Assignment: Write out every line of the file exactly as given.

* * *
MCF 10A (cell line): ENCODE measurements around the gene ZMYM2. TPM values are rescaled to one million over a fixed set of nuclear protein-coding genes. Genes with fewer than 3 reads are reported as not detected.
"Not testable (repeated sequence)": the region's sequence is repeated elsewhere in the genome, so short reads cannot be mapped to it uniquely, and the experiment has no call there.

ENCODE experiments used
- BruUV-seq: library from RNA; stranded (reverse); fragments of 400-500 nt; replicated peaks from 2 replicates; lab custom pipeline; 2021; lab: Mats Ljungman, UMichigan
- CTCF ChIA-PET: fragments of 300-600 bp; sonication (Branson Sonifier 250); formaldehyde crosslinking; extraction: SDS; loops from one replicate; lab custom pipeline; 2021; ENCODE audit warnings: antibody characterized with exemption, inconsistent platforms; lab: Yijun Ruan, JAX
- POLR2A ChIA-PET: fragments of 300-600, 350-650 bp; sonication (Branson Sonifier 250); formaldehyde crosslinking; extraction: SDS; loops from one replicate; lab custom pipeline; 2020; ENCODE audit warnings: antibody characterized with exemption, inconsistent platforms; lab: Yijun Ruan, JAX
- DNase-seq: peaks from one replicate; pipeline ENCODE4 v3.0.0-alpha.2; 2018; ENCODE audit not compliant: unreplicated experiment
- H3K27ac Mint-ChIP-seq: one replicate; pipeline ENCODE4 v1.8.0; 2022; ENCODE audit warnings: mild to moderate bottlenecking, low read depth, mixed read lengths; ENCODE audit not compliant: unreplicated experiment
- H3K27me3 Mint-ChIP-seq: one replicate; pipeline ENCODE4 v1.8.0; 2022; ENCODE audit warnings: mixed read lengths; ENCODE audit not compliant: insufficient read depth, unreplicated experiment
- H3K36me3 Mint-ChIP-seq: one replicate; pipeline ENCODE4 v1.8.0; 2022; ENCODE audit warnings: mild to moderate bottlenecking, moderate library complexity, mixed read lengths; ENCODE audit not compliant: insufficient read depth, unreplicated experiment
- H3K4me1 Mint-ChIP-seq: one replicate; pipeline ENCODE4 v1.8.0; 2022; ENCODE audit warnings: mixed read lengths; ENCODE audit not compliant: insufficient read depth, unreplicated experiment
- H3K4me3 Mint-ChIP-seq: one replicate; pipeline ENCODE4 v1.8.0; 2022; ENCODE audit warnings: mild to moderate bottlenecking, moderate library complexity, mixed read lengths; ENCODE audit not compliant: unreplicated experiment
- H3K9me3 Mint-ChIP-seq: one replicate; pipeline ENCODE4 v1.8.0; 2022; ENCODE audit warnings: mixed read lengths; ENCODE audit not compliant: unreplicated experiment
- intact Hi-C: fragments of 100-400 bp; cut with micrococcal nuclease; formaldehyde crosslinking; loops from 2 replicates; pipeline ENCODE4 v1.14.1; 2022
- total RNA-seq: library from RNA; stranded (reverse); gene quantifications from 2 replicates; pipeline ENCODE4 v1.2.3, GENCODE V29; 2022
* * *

MCF 10A (cell line): ENCODE measurements around the gene ZMYM2. TPM values are rescaled to one million over a fixed set of nuclear protein-coding genes. Genes with fewer than 3 reads are reported as not detected.
"Not testable (repeated sequence)": the region's sequence is repeated elsewhere in the genome, so short reads cannot be mapped to it uniquely, and the experiment has no call there.

ENCODE experiments used
- BruUV-seq: library from RNA; stranded (reverse); fragments of 400-500 nt; replicated peaks from 2 replicates; lab custom pipeline; 2021; lab: Mats Ljungman, UMichigan
- CTCF ChIA-PET: fragments of 300-600 bp; sonication (Branson Sonifier 250); formaldehyde crosslinking; extraction: SDS; loops from one replicate; lab custom pipeline; 2021; ENCODE audit warnings: antibody characterized with exemption, inconsistent platforms; lab: Yijun Ruan, JAX
- POLR2A ChIA-PET: fragments of 300-600, 350-650 bp; sonication (Branson Sonifier 250); formaldehyde crosslinking; extraction: SDS; loops from one replicate; lab custom pipeline; 2020; ENCODE audit warnings: antibody characterized with exemption, inconsistent platforms; lab: Yijun Ruan, JAX
- DNase-seq: peaks from one replicate; pipeline ENCODE4 v3.0.0-alpha.2; 2018; ENCODE audit not compliant: unreplicated experiment
- H3K27ac Mint-ChIP-seq: one replicate; pipeline ENCODE4 v1.8.0; 2022; ENCODE audit warnings: mild to moderate bottlenecking, low read depth, mixed read lengths; ENCODE audit not compliant: unreplicated experiment
- H3K27me3 Mint-ChIP-seq: one replicate; pipeline ENCODE4 v1.8.0; 2022; ENCODE audit warnings: mixed read lengths; ENCODE audit not compliant: insufficient read depth, unreplicated experiment
- H3K36me3 Mint-ChIP-seq: one replicate; pipeline ENCODE4 v1.8.0; 2022; ENCODE audit warnings: mild to moderate bottlenecking, moderate library complexity, mixed read lengths; ENCODE audit not compliant: insufficient read depth, unreplicated experiment
- H3K4me1 Mint-ChIP-seq: one replicate; pipeline ENCODE4 v1.8.0; 2022; ENCODE audit warnings: mixed read lengths; ENCODE audit not compliant: insufficient read depth, unreplicated experiment
- H3K4me3 Mint-ChIP-seq: one replicate; pipeline ENCODE4 v1.8.0; 2022; ENCODE audit warnings: mild to moderate bottlenecking, moderate library complexity, mixed read lengths; ENCODE audit not compliant: unreplicated experiment
- H3K9me3 Mint-ChIP-seq: one replicate; pipeline ENCODE4 v1.8.0; 2022; ENCODE audit warnings: mixed read lengths; ENCODE audit not compliant: unreplicated experiment
- intact Hi-C: fragments of 100-400 bp; cut with micrococcal nuclease; formaldehyde crosslinking; loops from 2 replicates; pipeline ENCODE4 v1.14.1; 2022
- total RNA-seq: library from RNA; stranded (reverse); gene quantifications from 2 replicates; pipeline ENCODE4 v1.2.3, GENCODE V29; 2022